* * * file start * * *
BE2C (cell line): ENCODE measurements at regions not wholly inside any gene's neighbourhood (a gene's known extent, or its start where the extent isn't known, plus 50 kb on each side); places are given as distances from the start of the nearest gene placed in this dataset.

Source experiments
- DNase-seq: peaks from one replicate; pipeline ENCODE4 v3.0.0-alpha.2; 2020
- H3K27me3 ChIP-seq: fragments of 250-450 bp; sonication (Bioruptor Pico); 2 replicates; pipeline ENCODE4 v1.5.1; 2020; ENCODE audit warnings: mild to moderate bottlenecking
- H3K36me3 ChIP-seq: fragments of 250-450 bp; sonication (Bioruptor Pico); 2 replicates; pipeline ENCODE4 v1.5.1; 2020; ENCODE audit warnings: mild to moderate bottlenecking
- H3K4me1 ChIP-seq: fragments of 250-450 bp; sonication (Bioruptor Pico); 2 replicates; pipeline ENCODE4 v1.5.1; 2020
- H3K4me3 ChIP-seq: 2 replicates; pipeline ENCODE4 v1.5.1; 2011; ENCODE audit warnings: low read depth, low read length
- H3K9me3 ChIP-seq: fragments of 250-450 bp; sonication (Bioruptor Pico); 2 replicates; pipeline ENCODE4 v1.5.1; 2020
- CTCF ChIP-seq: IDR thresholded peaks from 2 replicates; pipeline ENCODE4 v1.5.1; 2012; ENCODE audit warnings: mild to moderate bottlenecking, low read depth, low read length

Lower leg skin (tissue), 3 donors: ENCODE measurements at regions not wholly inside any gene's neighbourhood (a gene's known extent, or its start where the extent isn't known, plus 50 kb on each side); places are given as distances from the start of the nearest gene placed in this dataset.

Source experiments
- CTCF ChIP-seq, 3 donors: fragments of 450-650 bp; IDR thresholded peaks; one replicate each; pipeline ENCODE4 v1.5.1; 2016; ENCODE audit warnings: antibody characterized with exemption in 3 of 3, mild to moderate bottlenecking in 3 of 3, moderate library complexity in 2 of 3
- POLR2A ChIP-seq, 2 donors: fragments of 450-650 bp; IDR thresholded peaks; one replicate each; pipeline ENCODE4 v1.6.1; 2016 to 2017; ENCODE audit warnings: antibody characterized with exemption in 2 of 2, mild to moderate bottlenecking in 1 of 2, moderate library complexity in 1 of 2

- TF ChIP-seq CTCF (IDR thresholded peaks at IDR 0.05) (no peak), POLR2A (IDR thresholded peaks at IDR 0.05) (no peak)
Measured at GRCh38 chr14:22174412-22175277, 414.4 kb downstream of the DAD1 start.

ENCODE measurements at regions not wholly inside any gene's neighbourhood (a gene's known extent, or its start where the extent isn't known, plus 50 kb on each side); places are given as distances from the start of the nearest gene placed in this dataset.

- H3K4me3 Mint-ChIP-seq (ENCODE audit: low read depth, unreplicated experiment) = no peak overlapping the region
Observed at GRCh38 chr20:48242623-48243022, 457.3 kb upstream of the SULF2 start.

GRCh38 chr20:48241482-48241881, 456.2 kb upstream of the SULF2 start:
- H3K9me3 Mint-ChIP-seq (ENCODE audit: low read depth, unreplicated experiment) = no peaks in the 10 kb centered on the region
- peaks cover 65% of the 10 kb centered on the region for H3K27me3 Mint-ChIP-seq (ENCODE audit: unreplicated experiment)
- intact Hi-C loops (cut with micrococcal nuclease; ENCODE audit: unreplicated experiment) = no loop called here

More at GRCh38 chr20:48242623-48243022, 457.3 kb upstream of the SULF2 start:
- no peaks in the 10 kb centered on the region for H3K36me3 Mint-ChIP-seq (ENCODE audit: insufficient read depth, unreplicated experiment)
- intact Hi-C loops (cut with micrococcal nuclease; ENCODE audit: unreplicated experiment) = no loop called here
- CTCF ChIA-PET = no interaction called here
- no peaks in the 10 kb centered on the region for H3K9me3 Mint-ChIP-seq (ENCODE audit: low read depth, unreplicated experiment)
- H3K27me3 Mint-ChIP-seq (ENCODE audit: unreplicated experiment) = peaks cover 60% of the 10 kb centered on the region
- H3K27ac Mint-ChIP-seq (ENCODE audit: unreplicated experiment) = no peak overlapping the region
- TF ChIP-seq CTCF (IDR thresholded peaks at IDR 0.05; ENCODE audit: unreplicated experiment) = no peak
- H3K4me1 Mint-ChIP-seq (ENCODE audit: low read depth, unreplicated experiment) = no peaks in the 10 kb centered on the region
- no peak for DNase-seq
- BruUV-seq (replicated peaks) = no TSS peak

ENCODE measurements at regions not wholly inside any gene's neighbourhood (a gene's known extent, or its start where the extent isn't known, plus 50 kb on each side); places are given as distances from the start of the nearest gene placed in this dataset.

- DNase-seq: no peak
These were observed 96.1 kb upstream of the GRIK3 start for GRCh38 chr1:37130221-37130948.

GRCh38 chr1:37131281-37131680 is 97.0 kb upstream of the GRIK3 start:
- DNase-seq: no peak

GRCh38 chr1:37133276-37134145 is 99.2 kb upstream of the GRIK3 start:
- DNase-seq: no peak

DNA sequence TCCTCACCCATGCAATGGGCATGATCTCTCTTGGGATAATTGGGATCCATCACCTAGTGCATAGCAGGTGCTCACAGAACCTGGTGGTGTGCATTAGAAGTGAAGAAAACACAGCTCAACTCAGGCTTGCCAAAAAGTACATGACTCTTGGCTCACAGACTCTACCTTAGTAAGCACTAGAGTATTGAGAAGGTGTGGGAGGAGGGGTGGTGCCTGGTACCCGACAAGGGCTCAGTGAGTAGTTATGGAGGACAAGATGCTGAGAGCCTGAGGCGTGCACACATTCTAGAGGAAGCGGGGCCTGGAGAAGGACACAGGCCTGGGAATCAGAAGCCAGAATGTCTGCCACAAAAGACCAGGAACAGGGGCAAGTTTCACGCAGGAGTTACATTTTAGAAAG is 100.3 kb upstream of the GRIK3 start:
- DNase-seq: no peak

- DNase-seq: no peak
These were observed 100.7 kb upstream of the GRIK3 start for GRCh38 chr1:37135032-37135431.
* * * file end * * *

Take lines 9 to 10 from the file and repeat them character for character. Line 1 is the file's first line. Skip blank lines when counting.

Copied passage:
- CTCF ChIP-seq: IDR thresholded peaks from 2 replicates; pipeline ENCODE4 v1.5.1; 2012; ENCODE audit warnings: mild to moderate bottlenecking, low read depth, low read length

Lower leg skin (tissue), 3 donors: ENCODE measurements at regions not wholly inside any gene's neighbourhood (a gene's known extent, or its start where the extent isn't known, plus 50 kb on each side); places are given as distances from the start of the nearest gene placed in this dataset.